Vinny Testaverde took over at quarterback for the departed Bernie Kosar. Testaverde threw for over 3,200 yards, averaging 9.2 YPA, completing 61 percent of his passes and finished with a 21/15 TD-INT ratio in leading the most pass-oriented offense of all ten teams that reached major bowl games.

Sophomore Michael Irvin is the big name among the receivers, and he finished with 840 yards and joined Brian Blades as big-play threats on the outside. Irvin averaged over 18 yards a catch, while Blades was almost at 22 yards per catch.

But the best target in 1985 was tight end Willie Smith, who caught 48 passes for 669 yards and was a consensus All-American selection. In the backfield, Alonzo Highsmith and Warren Williams gave some balance to the attack.

Miami still lost 35-23 to Florida to open the year and there was no reason to think this would be a big year in Coral Gables. The Hurricanes got themselves back on track with a rout over lowly Rice 48-20. Miami blew out Boston College 45-10, which was nice payback for Doug Flutie’s legendary desperation pass a year earlier, but Flutie was gone and BC wasn’t very good. Miami beat two more sub-.500 teams in East Carolina, 27-15 and Cincinnati, 38-0.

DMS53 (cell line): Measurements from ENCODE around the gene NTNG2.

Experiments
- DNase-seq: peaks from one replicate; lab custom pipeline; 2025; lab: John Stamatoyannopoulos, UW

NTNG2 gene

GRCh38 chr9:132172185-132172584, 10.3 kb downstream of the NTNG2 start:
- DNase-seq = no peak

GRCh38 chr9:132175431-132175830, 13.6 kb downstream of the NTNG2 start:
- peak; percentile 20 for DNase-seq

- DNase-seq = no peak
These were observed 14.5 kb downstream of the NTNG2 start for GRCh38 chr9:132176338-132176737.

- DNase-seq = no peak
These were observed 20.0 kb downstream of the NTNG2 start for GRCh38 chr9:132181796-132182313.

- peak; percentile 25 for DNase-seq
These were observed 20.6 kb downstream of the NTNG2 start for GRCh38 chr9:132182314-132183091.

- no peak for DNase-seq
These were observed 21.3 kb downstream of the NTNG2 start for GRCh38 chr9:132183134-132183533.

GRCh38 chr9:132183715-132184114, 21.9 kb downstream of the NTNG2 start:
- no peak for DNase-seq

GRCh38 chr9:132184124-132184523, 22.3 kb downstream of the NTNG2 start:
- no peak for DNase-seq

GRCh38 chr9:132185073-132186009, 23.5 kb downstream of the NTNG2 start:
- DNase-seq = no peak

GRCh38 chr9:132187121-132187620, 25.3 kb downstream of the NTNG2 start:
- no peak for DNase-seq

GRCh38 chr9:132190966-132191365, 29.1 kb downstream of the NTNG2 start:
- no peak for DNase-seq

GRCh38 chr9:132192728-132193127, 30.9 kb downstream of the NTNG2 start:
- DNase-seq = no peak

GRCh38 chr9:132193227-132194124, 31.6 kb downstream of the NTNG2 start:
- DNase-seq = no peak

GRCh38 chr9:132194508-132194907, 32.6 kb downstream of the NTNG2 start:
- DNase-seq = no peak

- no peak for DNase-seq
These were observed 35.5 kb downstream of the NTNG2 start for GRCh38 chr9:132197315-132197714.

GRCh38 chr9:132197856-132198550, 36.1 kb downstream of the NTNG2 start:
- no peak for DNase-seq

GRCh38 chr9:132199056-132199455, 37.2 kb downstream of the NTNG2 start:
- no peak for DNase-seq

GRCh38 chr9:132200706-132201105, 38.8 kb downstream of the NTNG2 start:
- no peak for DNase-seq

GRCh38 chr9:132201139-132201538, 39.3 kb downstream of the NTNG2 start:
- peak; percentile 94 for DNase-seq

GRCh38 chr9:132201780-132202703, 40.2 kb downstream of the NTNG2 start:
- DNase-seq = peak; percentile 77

October 19 would be one of the most significant days in football history. Miami, still unranked, traveled to Oklahoma to play the third-ranked Sooners.

Midway through the first quarter, Testaverde hit Irvin with a touchdown pass. Oklahoma answered, when their sophomore quarterback Troy Aikman hit tight end Keith Jackson on a 50-yard pass that set up the tying touchdown. Later in the second quarter came the play that altered the course of history.

Hurricane defensive tackle Jerome Brown broke through and sacked Aikman. The quarterback broke his ankle and was gone for the year. Because of this, Oklahoma would revert to its wishbone, option-oriented attack of years past. Aikman would transfer to UCLA and play in a pro-style scheme, turning into the #1 pick in the draft.